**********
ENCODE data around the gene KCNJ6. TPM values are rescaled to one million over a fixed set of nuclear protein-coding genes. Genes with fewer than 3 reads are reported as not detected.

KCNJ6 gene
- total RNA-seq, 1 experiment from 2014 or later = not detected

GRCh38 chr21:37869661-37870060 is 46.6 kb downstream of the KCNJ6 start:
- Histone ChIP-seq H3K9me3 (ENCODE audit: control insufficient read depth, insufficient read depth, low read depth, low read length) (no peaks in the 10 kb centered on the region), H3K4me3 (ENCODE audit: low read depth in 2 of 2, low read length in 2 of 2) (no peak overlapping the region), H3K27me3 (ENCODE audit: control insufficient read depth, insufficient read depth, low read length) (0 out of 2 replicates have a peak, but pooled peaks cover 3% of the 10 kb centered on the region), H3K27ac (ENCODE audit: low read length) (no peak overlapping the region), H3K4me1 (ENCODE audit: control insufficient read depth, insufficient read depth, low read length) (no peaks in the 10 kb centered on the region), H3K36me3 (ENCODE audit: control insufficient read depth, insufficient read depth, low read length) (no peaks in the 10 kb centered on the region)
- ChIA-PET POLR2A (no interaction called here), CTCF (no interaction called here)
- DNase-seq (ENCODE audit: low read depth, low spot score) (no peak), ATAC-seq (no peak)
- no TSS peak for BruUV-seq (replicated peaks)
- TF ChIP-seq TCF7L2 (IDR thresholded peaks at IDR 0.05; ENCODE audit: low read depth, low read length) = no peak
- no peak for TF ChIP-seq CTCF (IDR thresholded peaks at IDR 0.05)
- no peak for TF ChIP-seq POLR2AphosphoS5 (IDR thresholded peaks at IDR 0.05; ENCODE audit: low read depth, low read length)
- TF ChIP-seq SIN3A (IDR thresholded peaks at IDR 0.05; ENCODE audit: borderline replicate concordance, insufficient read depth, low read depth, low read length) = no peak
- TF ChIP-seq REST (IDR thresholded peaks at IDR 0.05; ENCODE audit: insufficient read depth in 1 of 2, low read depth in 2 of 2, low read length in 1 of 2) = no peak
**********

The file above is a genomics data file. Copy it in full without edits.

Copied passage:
ENCODE data around the gene KCNJ6. TPM values are rescaled to one million over a fixed set of nuclear protein-coding genes. Genes with fewer than 3 reads are reported as not detected.

KCNJ6 gene
- total RNA-seq, 1 experiment from 2014 or later = not detected

GRCh38 chr21:37869661-37870060 is 46.6 kb downstream of the KCNJ6 start:
- Histone ChIP-seq H3K9me3 (ENCODE audit: control insufficient read depth, insufficient read depth, low read depth, low read length) (no peaks in the 10 kb centered on the region), H3K4me3 (ENCODE audit: low read depth in 2 of 2, low read length in 2 of 2) (no peak overlapping the region), H3K27me3 (ENCODE audit: control insufficient read depth, insufficient read depth, low read length) (0 out of 2 replicates have a peak, but pooled peaks cover 3% of the 10 kb centered on the region), H3K27ac (ENCODE audit: low read length) (no peak overlapping the region), H3K4me1 (ENCODE audit: control insufficient read depth, insufficient read depth, low read length) (no peaks in the 10 kb centered on the region), H3K36me3 (ENCODE audit: control insufficient read depth, insufficient read depth, low read length) (no peaks in the 10 kb centered on the region)
- ChIA-PET POLR2A (no interaction called here), CTCF (no interaction called here)
- DNase-seq (ENCODE audit: low read depth, low spot score) (no peak), ATAC-seq (no peak)
- no TSS peak for BruUV-seq (replicated peaks)
- TF ChIP-seq TCF7L2 (IDR thresholded peaks at IDR 0.05; ENCODE audit: low read depth, low read length) = no peak
- no peak for TF ChIP-seq CTCF (IDR thresholded peaks at IDR 0.05)
- no peak for TF ChIP-seq POLR2AphosphoS5 (IDR thresholded peaks at IDR 0.05; ENCODE audit: low read depth, low read length)
- TF ChIP-seq SIN3A (IDR thresholded peaks at IDR 0.05; ENCODE audit: borderline replicate concordance, insufficient read depth, low read depth, low read length) = no peak
- TF ChIP-seq REST (IDR thresholded peaks at IDR 0.05; ENCODE audit: insufficient read depth in 1 of 2, low read depth in 2 of 2, low read length in 1 of 2) = no peak